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Pope Francis has no plans to resign from office — though he says some in the Church wish he would.

The pontiff addresses the topic in “Life: My Story Through History,” his forthcoming autobiography. Excerpts from the book, which explores in detail the most significant moments of the 87-year-old’s life up until the present day, were published March 14 by the Italian newspaper Corriere della Sera.

In the book, Pope Francis says that despite the criticism and medical issues he has faced during his 11-year pontificate, he considers the Petrine ministry to be “for life” and sees no conditions for resignation, barring serious physical impairment.

“Over the years, perhaps some people have hoped that sooner or later, perhaps after hospitalization, I would make an announcement like this, but there is no such risk: Thanks to the Lord, I enjoy good health, and God willing, there are many projects still to realize.”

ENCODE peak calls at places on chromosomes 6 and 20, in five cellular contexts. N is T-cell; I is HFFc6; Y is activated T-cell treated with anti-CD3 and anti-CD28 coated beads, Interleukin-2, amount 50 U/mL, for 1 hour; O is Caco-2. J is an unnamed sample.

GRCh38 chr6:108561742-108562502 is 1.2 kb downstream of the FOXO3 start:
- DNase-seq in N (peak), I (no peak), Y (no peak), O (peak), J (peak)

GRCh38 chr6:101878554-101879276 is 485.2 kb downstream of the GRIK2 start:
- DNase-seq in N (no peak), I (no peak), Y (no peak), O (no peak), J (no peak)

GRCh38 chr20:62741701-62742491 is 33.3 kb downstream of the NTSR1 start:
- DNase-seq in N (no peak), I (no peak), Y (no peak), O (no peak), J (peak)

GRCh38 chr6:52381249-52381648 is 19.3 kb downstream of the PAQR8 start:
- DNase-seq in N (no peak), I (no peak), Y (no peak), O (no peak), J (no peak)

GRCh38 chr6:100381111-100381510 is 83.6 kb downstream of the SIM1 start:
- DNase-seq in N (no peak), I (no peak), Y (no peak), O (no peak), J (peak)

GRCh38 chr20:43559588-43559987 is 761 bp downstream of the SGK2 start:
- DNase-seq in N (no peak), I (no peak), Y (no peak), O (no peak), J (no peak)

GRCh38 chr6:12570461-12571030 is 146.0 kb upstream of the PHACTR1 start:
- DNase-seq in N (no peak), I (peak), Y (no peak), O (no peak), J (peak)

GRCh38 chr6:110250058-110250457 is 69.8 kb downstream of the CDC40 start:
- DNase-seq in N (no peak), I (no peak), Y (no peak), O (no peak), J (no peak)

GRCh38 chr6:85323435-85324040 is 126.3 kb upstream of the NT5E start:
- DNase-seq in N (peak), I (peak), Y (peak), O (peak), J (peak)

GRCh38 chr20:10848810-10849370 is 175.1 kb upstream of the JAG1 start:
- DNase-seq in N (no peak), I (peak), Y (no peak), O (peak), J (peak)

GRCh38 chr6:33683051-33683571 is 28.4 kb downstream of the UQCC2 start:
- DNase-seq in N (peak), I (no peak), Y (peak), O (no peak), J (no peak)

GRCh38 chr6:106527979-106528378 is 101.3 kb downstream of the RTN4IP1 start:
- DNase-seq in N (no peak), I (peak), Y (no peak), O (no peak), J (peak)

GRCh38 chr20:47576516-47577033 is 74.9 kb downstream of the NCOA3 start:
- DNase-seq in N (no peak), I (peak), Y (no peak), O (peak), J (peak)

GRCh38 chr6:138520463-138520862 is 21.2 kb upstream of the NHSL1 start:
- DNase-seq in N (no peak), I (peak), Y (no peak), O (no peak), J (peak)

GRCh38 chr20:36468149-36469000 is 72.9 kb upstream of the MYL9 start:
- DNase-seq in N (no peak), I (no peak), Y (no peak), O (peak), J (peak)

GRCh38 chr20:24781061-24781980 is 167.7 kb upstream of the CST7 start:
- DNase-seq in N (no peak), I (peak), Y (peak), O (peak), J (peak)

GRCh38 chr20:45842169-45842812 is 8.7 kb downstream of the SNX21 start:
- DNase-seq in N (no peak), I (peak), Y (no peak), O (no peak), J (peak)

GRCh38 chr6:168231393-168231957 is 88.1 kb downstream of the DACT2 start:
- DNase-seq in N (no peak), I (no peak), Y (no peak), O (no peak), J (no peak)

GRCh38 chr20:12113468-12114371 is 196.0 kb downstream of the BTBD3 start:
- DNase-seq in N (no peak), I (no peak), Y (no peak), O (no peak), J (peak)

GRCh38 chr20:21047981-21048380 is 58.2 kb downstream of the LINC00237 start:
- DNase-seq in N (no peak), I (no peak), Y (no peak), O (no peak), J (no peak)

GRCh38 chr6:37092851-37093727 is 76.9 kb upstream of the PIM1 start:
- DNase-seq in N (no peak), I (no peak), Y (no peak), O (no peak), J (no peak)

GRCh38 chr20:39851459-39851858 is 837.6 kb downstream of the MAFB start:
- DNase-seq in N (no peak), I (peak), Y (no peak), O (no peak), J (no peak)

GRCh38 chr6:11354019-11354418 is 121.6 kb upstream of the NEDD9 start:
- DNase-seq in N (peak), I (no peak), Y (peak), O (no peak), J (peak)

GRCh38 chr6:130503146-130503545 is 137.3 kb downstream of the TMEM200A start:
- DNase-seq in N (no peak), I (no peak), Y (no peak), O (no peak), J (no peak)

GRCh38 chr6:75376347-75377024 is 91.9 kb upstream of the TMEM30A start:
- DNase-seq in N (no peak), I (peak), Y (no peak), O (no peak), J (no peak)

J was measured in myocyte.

The pope says that some are already focusing on who might succeed him, which he says was “only human,” but he also warns that this kind of speculation can be motivated by personal gain or “for profit in the newspapers.”

Addressing criticism leveled against him during his more than 10 years as pontiff, the Argentinian pope acknowledges that he was hurt by those who claim that he is “destroying the papacy.” But he says that he would have to go to the psychologist once a week if he paid attention to all of the criticism, which he suggests is motivated by opposition to his desire to make the Church more pastoral and less monarchical.

The pope also writes that it has “pained” him to see Pope Benedict XVI, who resigned in 2013 and lived in the Vatican as pope emeritus before passing away on Dec. 31, 2022, used against him for “ideological and political purposes” by “unscrupulous people who, not having accepted his resignation, have thought of their own gain and their own little garden to cultivate, underestimating the dramatic possibility of a fracture within the Church.”